Believe me, I know how awful it is to be on the receiving end of sexist belittling. When I was nine or ten, the teacher who taught me every day, for every subject, was a man called Mr Wickenden. He regularly said unpleasant things about me in class – I remember him laughing with the other boys and saying I didn’t care about people, I only cared about money and clothes. I was quick-witted as a child, which didn’t go down well in the 70s. Once, doing some maths (my weakness) I struggled to understand the equation on the board; he humiliated me in front of the class until I was in tears (and I did not cry easily). He never treated any of the boys this way; I felt his persecution and it undoubtedly added to my belief that if I wanted to get away with being clever and well-spoken and tidy and good, I would need to make myself invisible.

For many years, this sort of behaviour struck me as completely unacceptable, as something we should legislate against, yes, why not! But as I have grown older, I have changed my mind. What I needed to learn to do was to look Mr Wickenden in the eye and think: you are so completely irrelevant to my sense of self. We are animals underneath it all; we know fear and vulnerability instinctively. What I needed to do was grow up, grow stronger, learn to protect myself without recourse to aggression, practice integrity. In some ways the issue was a sexist one, but in all the ways that mattered, I have come to understand it was developmental. And Mr Wickenden to one side, the worst, most insidious bullies I’ve come across have been female. I needed a strategy to deal with them, too. Thinking the world shouldn’t be cruel, that I shouldn’t have to fight for my right to be different, that I must be able always to do things my way without encountering resistence, even if it horrifies the ideology of the tribe, has actually held back my own growth.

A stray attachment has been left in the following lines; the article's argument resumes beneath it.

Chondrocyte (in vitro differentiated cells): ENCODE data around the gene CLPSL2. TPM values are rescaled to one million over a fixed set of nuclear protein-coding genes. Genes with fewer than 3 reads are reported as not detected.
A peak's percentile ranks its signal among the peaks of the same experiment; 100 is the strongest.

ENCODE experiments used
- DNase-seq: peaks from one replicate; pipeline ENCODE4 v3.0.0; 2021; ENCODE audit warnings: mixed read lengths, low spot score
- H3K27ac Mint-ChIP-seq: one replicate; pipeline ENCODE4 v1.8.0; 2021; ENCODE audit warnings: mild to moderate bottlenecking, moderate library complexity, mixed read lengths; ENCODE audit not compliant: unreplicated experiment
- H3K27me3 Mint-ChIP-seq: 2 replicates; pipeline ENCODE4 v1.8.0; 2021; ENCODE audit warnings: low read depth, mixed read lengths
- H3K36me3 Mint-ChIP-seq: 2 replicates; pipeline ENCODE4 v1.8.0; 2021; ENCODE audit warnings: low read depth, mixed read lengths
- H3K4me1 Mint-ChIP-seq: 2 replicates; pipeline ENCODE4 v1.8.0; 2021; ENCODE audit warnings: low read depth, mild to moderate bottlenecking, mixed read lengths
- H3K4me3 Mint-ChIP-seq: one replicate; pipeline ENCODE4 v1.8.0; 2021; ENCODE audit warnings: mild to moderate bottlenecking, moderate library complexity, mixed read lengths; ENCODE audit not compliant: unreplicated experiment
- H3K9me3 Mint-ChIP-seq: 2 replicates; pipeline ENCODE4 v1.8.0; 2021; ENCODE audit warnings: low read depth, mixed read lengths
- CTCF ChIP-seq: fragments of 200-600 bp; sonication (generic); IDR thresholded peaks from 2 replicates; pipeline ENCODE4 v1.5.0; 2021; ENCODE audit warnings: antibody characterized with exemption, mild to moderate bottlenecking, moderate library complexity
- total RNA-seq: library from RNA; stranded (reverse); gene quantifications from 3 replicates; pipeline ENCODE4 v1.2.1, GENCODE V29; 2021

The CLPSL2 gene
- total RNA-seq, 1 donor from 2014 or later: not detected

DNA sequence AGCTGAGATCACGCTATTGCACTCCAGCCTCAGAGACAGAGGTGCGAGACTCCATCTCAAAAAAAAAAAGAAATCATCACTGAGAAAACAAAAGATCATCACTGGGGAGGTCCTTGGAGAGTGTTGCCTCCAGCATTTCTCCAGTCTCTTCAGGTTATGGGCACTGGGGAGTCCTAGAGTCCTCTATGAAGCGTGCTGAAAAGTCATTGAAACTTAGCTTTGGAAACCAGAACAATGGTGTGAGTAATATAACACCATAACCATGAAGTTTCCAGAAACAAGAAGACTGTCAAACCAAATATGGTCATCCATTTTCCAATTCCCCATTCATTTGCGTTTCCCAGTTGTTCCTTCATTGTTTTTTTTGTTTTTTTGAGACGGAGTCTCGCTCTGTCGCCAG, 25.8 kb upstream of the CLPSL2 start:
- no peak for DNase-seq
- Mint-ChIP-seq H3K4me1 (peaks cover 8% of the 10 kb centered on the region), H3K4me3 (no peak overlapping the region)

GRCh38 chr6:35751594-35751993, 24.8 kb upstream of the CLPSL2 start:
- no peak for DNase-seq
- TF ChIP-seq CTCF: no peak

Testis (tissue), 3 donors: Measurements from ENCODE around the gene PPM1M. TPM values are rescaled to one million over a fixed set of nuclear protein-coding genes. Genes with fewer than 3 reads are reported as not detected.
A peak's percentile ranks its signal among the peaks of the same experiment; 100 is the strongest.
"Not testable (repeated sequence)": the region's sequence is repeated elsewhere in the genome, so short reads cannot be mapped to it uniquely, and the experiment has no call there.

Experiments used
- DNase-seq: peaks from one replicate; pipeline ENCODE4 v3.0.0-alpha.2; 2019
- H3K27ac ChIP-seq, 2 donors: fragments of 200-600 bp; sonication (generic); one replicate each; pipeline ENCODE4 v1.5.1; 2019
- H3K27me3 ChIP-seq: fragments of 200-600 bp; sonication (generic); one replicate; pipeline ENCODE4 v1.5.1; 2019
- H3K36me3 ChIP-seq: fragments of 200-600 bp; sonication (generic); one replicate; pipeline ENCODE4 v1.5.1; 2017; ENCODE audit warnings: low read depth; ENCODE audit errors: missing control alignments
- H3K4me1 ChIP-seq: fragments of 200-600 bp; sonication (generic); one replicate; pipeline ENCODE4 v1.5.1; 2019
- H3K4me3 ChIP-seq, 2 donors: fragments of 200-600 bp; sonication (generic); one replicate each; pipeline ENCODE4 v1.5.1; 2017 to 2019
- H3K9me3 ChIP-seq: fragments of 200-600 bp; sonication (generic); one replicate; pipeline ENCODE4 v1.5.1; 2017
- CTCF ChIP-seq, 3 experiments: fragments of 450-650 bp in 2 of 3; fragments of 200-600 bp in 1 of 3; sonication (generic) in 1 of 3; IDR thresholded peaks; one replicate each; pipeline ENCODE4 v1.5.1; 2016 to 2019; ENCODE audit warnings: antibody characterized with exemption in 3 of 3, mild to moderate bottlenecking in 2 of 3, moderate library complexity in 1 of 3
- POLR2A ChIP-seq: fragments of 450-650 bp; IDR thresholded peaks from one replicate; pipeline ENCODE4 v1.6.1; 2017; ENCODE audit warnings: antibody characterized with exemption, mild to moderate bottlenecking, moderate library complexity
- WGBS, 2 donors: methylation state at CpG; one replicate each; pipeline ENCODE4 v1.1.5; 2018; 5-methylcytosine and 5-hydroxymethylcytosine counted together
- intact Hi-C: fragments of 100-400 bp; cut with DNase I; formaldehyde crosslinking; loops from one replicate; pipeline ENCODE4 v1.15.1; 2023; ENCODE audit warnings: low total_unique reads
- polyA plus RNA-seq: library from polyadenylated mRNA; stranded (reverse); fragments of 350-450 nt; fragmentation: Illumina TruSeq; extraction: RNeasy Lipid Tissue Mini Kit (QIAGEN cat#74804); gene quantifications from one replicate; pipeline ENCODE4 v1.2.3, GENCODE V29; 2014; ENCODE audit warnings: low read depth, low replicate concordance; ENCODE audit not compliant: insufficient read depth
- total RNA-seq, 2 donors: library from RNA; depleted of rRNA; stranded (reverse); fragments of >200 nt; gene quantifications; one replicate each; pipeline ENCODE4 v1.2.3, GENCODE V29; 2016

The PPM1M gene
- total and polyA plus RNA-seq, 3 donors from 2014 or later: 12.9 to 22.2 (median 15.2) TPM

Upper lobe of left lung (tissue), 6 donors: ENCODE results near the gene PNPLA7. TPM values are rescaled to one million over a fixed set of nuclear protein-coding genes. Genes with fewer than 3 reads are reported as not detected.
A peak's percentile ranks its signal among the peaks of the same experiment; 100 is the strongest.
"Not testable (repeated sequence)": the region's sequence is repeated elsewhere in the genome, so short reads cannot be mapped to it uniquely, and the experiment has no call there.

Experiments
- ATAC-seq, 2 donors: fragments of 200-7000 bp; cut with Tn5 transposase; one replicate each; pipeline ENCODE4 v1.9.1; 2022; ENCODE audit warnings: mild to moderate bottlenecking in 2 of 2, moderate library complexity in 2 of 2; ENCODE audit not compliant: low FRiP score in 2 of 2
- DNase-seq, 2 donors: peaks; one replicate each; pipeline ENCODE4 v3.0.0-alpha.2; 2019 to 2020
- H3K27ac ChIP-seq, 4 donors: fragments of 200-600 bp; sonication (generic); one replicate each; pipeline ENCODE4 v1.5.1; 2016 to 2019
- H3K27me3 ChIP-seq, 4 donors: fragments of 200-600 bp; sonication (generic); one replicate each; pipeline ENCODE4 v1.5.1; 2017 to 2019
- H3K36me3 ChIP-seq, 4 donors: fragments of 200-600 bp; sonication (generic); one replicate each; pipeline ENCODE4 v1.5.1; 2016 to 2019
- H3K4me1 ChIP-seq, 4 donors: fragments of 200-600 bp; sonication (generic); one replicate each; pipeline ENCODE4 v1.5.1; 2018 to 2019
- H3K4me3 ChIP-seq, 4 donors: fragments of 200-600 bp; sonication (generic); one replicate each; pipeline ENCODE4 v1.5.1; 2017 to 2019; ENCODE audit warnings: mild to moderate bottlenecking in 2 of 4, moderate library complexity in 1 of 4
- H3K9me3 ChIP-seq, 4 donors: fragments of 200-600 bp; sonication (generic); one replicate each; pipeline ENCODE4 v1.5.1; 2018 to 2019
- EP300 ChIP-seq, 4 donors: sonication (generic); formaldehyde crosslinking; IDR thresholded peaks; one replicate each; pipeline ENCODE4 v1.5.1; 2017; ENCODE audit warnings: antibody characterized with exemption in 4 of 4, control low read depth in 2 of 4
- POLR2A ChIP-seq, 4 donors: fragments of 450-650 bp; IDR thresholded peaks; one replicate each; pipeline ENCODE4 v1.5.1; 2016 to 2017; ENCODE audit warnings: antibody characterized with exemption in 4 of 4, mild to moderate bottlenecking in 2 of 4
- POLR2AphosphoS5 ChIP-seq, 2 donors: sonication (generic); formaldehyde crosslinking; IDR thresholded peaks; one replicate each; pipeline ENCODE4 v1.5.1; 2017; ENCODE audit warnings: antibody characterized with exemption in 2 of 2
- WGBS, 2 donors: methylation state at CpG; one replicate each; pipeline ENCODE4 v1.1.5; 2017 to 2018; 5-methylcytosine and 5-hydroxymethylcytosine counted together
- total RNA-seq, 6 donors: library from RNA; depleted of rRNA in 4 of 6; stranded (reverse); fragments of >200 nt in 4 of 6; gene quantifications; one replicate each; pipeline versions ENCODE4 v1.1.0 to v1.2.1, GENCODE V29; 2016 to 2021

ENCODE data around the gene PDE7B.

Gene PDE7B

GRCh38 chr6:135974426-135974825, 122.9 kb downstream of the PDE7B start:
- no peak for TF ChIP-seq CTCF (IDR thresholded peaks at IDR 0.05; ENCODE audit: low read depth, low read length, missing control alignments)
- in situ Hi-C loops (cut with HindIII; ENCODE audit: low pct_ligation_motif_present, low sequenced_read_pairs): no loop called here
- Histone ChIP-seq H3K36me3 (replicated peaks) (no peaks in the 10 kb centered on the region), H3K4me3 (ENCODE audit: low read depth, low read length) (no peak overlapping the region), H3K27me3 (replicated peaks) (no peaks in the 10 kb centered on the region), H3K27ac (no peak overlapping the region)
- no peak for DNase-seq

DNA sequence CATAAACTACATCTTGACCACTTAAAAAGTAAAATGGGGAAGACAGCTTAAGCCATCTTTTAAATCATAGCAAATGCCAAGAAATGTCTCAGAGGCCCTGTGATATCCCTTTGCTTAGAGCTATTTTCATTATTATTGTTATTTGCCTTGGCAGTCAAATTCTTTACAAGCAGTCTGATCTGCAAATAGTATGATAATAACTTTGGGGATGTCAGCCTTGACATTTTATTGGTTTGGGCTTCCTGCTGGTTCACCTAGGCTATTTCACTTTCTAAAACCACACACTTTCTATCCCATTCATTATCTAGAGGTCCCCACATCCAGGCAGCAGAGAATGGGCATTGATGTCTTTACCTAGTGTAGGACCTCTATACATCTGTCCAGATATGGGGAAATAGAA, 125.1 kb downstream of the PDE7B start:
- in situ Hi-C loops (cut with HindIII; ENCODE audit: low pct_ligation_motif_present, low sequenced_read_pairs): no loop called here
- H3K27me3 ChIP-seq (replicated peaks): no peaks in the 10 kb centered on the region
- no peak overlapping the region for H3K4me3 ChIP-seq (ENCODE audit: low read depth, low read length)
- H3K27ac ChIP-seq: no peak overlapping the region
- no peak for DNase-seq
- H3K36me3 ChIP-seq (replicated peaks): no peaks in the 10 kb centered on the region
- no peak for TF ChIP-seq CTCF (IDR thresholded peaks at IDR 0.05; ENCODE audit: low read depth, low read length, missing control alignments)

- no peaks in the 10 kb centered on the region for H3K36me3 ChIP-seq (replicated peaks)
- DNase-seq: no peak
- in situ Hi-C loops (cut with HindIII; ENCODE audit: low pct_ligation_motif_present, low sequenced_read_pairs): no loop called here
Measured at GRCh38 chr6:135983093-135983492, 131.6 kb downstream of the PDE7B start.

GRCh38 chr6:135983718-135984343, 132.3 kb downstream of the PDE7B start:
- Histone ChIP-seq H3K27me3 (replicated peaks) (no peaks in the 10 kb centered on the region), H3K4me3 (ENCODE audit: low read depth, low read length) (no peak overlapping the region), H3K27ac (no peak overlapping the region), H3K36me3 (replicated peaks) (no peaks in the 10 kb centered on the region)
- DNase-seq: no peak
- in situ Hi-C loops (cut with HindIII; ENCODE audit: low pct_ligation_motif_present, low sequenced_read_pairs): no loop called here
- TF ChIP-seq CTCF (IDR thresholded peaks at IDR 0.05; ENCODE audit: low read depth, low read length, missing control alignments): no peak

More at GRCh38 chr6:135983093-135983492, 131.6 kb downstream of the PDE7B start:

I think that one of the best acts of feminism we can do on an everyday basis is support the women we know. Do something whenever possible to make their lives a little better, a little easier, a little richer. I think we need to expend our best energy on the real victims of the world – those caught up in war, famine, violence, plague and tyranny – and to keep a weather eye on the lesser crimes and make sure we don’t commit them too, in the name of retaliation. And when a first world, non-violent man makes a sexist comment, we might just raise our eyebrows and find him ridiculous; why on earth would we assign such behaviour more power than it truly has?

In Which I Learn More About Chronic Fatigue Syndrome

This year has not been good for chronic fatigue; I’ve been low in energy for most of it, apart from a brief spell over the summer during which I crammed in as much writing as I could, probably not the wisest idea. About three weeks ago, I was so annoyed by this extended period of low quality health that I started looking about on the internet for information. I hadn’t done this in a long while and it occurred to me that research might have moved on.